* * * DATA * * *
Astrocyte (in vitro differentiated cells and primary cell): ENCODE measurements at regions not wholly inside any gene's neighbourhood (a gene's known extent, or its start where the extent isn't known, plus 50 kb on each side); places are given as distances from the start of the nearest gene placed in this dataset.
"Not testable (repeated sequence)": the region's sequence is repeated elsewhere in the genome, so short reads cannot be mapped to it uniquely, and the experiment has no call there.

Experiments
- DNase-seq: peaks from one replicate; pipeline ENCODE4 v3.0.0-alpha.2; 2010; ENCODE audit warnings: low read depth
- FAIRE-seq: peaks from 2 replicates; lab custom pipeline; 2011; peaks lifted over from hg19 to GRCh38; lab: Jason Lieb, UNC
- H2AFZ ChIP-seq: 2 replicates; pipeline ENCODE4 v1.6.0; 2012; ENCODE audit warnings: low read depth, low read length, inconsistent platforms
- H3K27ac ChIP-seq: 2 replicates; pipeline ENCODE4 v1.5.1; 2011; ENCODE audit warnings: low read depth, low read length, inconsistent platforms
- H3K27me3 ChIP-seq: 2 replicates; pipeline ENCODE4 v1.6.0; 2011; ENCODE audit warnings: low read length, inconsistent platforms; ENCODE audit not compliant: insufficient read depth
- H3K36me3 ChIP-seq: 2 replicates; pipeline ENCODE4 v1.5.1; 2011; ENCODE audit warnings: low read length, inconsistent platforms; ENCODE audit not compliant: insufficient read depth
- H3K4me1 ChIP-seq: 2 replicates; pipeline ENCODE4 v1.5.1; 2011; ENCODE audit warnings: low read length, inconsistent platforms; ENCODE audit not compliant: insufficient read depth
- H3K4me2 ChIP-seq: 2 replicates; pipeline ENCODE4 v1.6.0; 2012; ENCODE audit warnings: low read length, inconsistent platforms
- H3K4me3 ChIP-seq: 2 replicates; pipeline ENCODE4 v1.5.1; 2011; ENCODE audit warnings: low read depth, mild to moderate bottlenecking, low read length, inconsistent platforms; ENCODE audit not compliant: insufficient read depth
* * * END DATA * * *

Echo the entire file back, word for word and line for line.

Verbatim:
Astrocyte (in vitro differentiated cells and primary cell): ENCODE measurements at regions not wholly inside any gene's neighbourhood (a gene's known extent, or its start where the extent isn't known, plus 50 kb on each side); places are given as distances from the start of the nearest gene placed in this dataset.
"Not testable (repeated sequence)": the region's sequence is repeated elsewhere in the genome, so short reads cannot be mapped to it uniquely, and the experiment has no call there.

Experiments
- DNase-seq: peaks from one replicate; pipeline ENCODE4 v3.0.0-alpha.2; 2010; ENCODE audit warnings: low read depth
- FAIRE-seq: peaks from 2 replicates; lab custom pipeline; 2011; peaks lifted over from hg19 to GRCh38; lab: Jason Lieb, UNC
- H2AFZ ChIP-seq: 2 replicates; pipeline ENCODE4 v1.6.0; 2012; ENCODE audit warnings: low read depth, low read length, inconsistent platforms
- H3K27ac ChIP-seq: 2 replicates; pipeline ENCODE4 v1.5.1; 2011; ENCODE audit warnings: low read depth, low read length, inconsistent platforms
- H3K27me3 ChIP-seq: 2 replicates; pipeline ENCODE4 v1.6.0; 2011; ENCODE audit warnings: low read length, inconsistent platforms; ENCODE audit not compliant: insufficient read depth
- H3K36me3 ChIP-seq: 2 replicates; pipeline ENCODE4 v1.5.1; 2011; ENCODE audit warnings: low read length, inconsistent platforms; ENCODE audit not compliant: insufficient read depth
- H3K4me1 ChIP-seq: 2 replicates; pipeline ENCODE4 v1.5.1; 2011; ENCODE audit warnings: low read length, inconsistent platforms; ENCODE audit not compliant: insufficient read depth
- H3K4me2 ChIP-seq: 2 replicates; pipeline ENCODE4 v1.6.0; 2012; ENCODE audit warnings: low read length, inconsistent platforms
- H3K4me3 ChIP-seq: 2 replicates; pipeline ENCODE4 v1.5.1; 2011; ENCODE audit warnings: low read depth, mild to moderate bottlenecking, low read length, inconsistent platforms; ENCODE audit not compliant: insufficient read depth